What advice would you give your younger self?

Michelle: Believe in yourself and be braver, oh and go travelling more!

Pramjit: Don’t get discouraged, and everything I said earlier!  Be comfortable in your skin – get to know you. Also look for inspirational/aspirational role models in all walks of life – male and female.

What work related accomplishment are you most proud of?

Michelle: I’m most proud of the work I did to support the clinical workforce during the Covid-19 pandemic, and valuing each and everyone of them.  

Pramjit: Creating good environments and cultures in my previous teams that the teams shape, and where people can grow and the organisation benefits from this. I am most proud of seeing members in my previous teams flourish and far exceed any expectations they may have had in their career paths. I love to implement strategies from the ground up, and (if I’ve done it right) to see the value it adds to the organisation and users of the service.

Michelle Johnson
Michelle Johnson
Clinical Executive Director
Pramjit Rai
Product Assurance Manager

I wanted to become a nurse when I was 11 years old and I’m pleased to say I still am one some 40 plus years on. 

Michelle Johnson
Clinical Executive Director

What’s your biggest personal achievement in life so far?

Michelle: I’m most proud to have held some absolutely amazing jobs whilst also balancing work and life. 

Pramjit: Obviously, the family stuff! However, I had the opportunity to work with a production team during the pandemic as a writer. The result was our production was put on Pop Smoke’s Faith album. The track is ‘Tell The Vision’ and then it was resampled on Kanye West’s Donda album under the same name! It kept me very busy during lockdown and I got a real insight into how the music business works. I’m still waiting for my royalties!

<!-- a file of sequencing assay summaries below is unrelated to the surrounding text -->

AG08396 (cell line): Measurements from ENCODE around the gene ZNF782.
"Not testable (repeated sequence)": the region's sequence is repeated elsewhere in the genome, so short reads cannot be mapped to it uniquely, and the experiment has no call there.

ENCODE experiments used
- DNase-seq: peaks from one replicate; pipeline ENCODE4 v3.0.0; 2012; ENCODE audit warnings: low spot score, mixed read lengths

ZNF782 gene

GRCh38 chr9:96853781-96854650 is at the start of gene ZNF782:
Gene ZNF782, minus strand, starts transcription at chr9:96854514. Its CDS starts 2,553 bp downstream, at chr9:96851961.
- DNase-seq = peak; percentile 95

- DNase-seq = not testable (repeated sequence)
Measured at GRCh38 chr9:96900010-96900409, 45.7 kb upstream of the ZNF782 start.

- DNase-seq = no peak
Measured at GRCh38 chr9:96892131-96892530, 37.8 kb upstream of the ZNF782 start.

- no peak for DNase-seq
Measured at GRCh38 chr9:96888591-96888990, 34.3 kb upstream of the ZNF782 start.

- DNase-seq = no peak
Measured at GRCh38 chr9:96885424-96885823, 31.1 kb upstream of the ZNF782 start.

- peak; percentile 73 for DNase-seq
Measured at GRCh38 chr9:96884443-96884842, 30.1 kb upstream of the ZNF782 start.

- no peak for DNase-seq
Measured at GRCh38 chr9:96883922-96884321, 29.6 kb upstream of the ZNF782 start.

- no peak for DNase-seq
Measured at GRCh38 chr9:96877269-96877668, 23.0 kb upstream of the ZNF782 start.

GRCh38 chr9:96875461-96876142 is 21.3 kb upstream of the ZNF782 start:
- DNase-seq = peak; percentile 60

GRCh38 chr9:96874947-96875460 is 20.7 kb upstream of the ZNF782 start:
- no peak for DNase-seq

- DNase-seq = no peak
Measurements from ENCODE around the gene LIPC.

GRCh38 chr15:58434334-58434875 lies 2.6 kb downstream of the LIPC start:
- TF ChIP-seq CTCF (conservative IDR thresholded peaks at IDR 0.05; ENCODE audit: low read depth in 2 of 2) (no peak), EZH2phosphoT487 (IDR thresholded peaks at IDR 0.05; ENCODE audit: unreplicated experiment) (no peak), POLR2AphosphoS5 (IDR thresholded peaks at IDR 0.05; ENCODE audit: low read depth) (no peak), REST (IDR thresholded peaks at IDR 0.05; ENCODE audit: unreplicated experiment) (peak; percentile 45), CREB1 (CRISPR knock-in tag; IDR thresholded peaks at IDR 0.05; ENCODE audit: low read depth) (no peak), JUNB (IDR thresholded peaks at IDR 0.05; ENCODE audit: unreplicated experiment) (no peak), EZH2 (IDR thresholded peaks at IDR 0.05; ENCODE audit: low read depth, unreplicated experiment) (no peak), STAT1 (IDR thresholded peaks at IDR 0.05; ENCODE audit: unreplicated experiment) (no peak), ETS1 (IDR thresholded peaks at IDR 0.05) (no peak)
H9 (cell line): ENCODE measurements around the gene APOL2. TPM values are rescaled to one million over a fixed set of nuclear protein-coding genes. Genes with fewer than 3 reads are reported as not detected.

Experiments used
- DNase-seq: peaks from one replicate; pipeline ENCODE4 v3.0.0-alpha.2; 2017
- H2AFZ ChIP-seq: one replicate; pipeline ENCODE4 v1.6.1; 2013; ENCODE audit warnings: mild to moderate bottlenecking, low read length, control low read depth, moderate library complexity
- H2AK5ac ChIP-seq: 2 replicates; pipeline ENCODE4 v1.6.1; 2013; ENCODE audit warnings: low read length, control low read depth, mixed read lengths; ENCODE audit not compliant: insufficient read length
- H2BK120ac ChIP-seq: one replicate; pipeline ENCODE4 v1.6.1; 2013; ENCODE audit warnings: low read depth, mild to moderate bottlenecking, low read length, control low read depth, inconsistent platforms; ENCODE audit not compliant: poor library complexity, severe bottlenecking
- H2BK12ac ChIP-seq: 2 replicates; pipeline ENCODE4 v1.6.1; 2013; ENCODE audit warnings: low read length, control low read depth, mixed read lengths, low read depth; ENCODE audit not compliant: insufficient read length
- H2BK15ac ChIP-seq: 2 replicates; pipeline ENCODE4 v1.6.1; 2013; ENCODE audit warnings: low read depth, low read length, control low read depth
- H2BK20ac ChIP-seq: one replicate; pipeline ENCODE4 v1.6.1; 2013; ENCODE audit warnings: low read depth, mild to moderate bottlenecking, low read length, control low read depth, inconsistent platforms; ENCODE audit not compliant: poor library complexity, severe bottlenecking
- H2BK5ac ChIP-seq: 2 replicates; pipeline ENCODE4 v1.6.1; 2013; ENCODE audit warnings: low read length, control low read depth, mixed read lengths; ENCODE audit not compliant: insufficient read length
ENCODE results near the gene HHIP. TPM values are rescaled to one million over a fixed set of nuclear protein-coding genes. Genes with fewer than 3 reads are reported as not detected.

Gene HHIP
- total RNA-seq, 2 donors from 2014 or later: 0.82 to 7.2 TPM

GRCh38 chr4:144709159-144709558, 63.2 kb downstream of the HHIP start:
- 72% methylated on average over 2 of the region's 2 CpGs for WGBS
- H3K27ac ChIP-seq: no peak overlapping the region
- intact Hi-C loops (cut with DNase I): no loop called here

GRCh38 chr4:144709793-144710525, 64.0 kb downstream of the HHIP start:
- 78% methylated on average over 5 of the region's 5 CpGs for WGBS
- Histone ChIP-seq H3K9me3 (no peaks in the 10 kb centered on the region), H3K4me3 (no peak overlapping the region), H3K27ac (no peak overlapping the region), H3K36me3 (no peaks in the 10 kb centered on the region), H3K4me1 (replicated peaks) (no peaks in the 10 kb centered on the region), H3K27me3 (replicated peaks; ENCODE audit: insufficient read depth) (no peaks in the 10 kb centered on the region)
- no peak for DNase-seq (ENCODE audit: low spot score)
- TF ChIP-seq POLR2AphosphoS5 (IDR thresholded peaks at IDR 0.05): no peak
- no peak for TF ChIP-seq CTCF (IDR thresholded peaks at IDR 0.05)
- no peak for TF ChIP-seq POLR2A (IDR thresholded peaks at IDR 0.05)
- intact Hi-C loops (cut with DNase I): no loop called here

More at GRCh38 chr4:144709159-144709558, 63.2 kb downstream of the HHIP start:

What led you to this career?

Michelle: It sounds a bit corny but I don’t know. I wanted to become a nurse when I was 11 years old and I’m pleased to say I still am one some 40 plus years on. 

Pramjit: I am not really sure… One role led to another and then I ended up here! I believe in doing the right thing and fairness, so that is why I got into NHS Complaints Management. It then led into governance and assurance and that is all about doing the right thing and mitigating the risk. Procurement was a new one for me, I’m really enjoying it though.

As a woman, your career may be impacted by life issues i.e. caring responsibilities which can impact your mental health resulting in a loss of confidence and self esteem.

Pramjit Rai
Product Assurance Manager

Which behaviour or personality trait do you attribute your success to? 

Michelle: Kind words.

Pramjit: Tenacity.

What’s one thing you wish you’d known when you started working at NHS Supply Chain or what advice would you give to a newbie?

Michelle: I still am a newbie so would welcome others wise words!

Pramjit: The procurement lingo…!